Living with inflammatory bowel disease (IBD) can be extremely debilitating, as it can affect nearly every aspect of a person’s life. The condition affects nearly 1.5 million Americans, with several more being affected around the globe. The most common forms of IBD include Chron’s disease and ulcerative colitis, both of which present as major risk factors for colon cancer.
“Colorectal cancer can develop from precursor lesions that can be caused by inflammatory bowel disease over periods of 10 to 15 years, which provides an extended time for preventive measures,” Dr. Susanne Talcott, Texas A&M AgriLife research scientist.
Several medical interventions have been implemented to help reduce the impact that living with inflammatory bowel conditions has on its victims. Medications and lifestyle changes are commonly prescribed. However, a new study finds that mango consumption could have a positive effect on inflammatory bowel disease.
There have been multiple studies demonstrating the benefits of consuming fruits and vegetables, including pomegranate, citrus, and curcuminoids. Polyphenolics have been found to reduce inflammatory processes, such as those found in IBD.
Mangos specifically contain abundant amounts of gallotannins, a group of large molecular polyphenols that can be broken down to small, absorbable, bioactive molecules within the gastrointestinal system.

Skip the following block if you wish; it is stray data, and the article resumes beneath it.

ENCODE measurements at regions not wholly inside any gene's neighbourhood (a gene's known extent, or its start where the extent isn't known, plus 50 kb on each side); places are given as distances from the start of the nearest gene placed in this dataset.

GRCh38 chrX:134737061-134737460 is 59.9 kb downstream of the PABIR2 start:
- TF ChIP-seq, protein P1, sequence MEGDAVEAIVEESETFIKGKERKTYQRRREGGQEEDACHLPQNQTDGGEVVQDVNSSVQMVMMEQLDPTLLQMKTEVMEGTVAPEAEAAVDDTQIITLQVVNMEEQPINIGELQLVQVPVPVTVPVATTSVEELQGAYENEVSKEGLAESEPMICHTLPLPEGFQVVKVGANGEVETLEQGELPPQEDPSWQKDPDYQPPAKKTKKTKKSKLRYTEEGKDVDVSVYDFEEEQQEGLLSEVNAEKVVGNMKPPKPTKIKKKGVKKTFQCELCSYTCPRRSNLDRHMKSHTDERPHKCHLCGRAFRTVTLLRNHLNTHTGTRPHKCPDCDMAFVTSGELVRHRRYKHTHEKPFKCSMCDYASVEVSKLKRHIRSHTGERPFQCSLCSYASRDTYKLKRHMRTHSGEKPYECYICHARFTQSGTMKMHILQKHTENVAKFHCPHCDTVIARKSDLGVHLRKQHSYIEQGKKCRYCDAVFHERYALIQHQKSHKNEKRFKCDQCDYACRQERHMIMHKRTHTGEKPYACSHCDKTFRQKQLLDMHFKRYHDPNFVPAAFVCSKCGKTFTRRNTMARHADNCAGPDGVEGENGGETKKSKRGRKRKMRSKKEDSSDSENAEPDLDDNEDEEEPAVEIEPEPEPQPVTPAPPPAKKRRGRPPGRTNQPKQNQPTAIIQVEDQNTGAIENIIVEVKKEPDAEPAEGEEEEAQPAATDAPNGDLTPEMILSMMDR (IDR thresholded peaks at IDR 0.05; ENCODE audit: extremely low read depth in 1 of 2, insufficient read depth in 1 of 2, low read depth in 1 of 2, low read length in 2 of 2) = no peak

A study was designed to evaluate the effect that mangos had on those with mild to moderate Chrons and ulcerative colitis. Participants ate mango in addition to their prescribed drug treatment.
The researchers found that the symptoms of each type of IBD were significantly reduced, as were several biomarkers associated with inflammation.
The researchers go on to say that the presence of GRO—a molecule associated with colon cancer growth—was also significantly reduced.
They also stress the importance of specific gut bacteria and other beneficial probiotics found in the gut that was increased after the consumption of mangos. Short chain fatty acids, which are essential for a healthy intestinal tract, were also found to be significantly increased.
“Taken together, our results indicate mango intake exerted beneficial effects on the progression and severity of the IBD after eight weeks of nutritional intervention. All subjects who completed the study stated they would continue to consume mangoes regularly and will recommend this to others who suffer from IBD and also tell their physicians,” said Dr. Talcott.